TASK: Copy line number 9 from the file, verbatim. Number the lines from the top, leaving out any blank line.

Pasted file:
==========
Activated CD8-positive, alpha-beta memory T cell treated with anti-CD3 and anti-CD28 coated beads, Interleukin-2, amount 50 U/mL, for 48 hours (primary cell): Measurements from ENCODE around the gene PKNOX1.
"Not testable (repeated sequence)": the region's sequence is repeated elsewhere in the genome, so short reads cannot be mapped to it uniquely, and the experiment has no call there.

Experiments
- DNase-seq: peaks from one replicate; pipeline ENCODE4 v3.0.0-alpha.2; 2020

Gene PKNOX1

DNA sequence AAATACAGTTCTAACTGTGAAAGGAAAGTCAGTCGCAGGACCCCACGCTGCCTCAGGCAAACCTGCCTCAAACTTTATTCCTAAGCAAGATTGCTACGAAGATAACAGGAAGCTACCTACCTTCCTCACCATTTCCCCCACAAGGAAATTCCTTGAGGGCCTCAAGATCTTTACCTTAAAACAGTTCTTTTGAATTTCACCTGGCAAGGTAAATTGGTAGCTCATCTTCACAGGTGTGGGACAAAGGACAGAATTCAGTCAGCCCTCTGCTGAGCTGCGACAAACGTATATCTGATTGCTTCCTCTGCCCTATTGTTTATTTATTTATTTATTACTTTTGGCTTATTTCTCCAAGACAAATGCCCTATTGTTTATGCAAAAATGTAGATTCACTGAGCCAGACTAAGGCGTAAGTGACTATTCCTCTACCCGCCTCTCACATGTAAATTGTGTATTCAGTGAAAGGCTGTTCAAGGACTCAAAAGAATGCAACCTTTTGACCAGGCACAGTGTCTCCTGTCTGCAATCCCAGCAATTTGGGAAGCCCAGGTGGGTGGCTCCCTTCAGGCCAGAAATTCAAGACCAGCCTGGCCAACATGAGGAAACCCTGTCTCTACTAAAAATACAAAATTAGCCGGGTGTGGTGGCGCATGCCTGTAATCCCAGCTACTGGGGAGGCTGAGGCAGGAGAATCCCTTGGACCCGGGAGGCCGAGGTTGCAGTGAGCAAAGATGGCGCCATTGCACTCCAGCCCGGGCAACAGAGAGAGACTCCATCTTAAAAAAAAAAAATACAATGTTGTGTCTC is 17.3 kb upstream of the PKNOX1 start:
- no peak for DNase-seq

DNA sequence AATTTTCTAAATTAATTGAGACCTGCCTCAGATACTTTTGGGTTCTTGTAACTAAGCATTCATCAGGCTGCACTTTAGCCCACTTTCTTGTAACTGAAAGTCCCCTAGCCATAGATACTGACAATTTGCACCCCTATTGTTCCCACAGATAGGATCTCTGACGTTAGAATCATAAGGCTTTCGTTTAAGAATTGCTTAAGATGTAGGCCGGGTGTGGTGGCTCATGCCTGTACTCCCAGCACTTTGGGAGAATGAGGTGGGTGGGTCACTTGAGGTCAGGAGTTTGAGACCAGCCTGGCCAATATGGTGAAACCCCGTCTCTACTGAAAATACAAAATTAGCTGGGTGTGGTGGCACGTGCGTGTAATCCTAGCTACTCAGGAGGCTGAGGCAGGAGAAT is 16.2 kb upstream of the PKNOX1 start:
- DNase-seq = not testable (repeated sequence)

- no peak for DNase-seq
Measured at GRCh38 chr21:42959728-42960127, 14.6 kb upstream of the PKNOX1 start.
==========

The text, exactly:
- DNase-seq = not testable (repeated sequence)